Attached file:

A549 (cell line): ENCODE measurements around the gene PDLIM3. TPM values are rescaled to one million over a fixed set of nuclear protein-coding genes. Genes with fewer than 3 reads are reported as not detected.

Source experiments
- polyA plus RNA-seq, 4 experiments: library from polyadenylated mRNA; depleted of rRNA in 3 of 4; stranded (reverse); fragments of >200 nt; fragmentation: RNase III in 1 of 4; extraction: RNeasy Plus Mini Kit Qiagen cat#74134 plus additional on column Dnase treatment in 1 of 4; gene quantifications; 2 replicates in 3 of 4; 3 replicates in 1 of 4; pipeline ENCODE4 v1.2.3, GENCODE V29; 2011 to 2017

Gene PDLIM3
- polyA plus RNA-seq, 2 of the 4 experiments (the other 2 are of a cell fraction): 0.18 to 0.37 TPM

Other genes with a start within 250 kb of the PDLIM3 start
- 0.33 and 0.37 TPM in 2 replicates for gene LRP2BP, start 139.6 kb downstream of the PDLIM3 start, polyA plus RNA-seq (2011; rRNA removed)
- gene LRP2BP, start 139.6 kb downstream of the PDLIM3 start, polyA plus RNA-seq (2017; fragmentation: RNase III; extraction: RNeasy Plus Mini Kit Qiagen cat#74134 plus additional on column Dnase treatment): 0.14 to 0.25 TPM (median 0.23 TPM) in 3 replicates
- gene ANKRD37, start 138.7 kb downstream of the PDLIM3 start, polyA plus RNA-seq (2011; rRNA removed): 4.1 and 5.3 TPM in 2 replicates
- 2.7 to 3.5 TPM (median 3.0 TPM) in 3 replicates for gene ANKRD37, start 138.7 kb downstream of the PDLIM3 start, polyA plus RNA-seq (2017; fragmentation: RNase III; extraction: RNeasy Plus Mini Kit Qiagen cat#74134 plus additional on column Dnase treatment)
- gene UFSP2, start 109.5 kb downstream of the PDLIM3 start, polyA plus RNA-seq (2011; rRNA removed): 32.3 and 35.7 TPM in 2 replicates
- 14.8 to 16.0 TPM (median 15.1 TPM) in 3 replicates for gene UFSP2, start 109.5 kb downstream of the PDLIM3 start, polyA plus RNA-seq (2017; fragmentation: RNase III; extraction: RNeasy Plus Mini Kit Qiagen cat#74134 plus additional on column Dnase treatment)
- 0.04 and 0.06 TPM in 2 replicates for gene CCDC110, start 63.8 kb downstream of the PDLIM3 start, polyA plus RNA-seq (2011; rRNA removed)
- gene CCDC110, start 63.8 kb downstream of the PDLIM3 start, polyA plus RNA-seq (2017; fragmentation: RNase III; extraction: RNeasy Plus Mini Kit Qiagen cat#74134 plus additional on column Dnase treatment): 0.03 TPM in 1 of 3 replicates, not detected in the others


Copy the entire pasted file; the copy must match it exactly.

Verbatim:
A549 (cell line): ENCODE measurements around the gene PDLIM3. TPM values are rescaled to one million over a fixed set of nuclear protein-coding genes. Genes with fewer than 3 reads are reported as not detected.

Source experiments
- polyA plus RNA-seq, 4 experiments: library from polyadenylated mRNA; depleted of rRNA in 3 of 4; stranded (reverse); fragments of >200 nt; fragmentation: RNase III in 1 of 4; extraction: RNeasy Plus Mini Kit Qiagen cat#74134 plus additional on column Dnase treatment in 1 of 4; gene quantifications; 2 replicates in 3 of 4; 3 replicates in 1 of 4; pipeline ENCODE4 v1.2.3, GENCODE V29; 2011 to 2017

Gene PDLIM3
- polyA plus RNA-seq, 2 of the 4 experiments (the other 2 are of a cell fraction): 0.18 to 0.37 TPM

Other genes with a start within 250 kb of the PDLIM3 start
- 0.33 and 0.37 TPM in 2 replicates for gene LRP2BP, start 139.6 kb downstream of the PDLIM3 start, polyA plus RNA-seq (2011; rRNA removed)
- gene LRP2BP, start 139.6 kb downstream of the PDLIM3 start, polyA plus RNA-seq (2017; fragmentation: RNase III; extraction: RNeasy Plus Mini Kit Qiagen cat#74134 plus additional on column Dnase treatment): 0.14 to 0.25 TPM (median 0.23 TPM) in 3 replicates
- gene ANKRD37, start 138.7 kb downstream of the PDLIM3 start, polyA plus RNA-seq (2011; rRNA removed): 4.1 and 5.3 TPM in 2 replicates
- 2.7 to 3.5 TPM (median 3.0 TPM) in 3 replicates for gene ANKRD37, start 138.7 kb downstream of the PDLIM3 start, polyA plus RNA-seq (2017; fragmentation: RNase III; extraction: RNeasy Plus Mini Kit Qiagen cat#74134 plus additional on column Dnase treatment)
- gene UFSP2, start 109.5 kb downstream of the PDLIM3 start, polyA plus RNA-seq (2011; rRNA removed): 32.3 and 35.7 TPM in 2 replicates
- 14.8 to 16.0 TPM (median 15.1 TPM) in 3 replicates for gene UFSP2, start 109.5 kb downstream of the PDLIM3 start, polyA plus RNA-seq (2017; fragmentation: RNase III; extraction: RNeasy Plus Mini Kit Qiagen cat#74134 plus additional on column Dnase treatment)
- 0.04 and 0.06 TPM in 2 replicates for gene CCDC110, start 63.8 kb downstream of the PDLIM3 start, polyA plus RNA-seq (2011; rRNA removed)
- gene CCDC110, start 63.8 kb downstream of the PDLIM3 start, polyA plus RNA-seq (2017; fragmentation: RNase III; extraction: RNeasy Plus Mini Kit Qiagen cat#74134 plus additional on column Dnase treatment): 0.03 TPM in 1 of 3 replicates, not detected in the others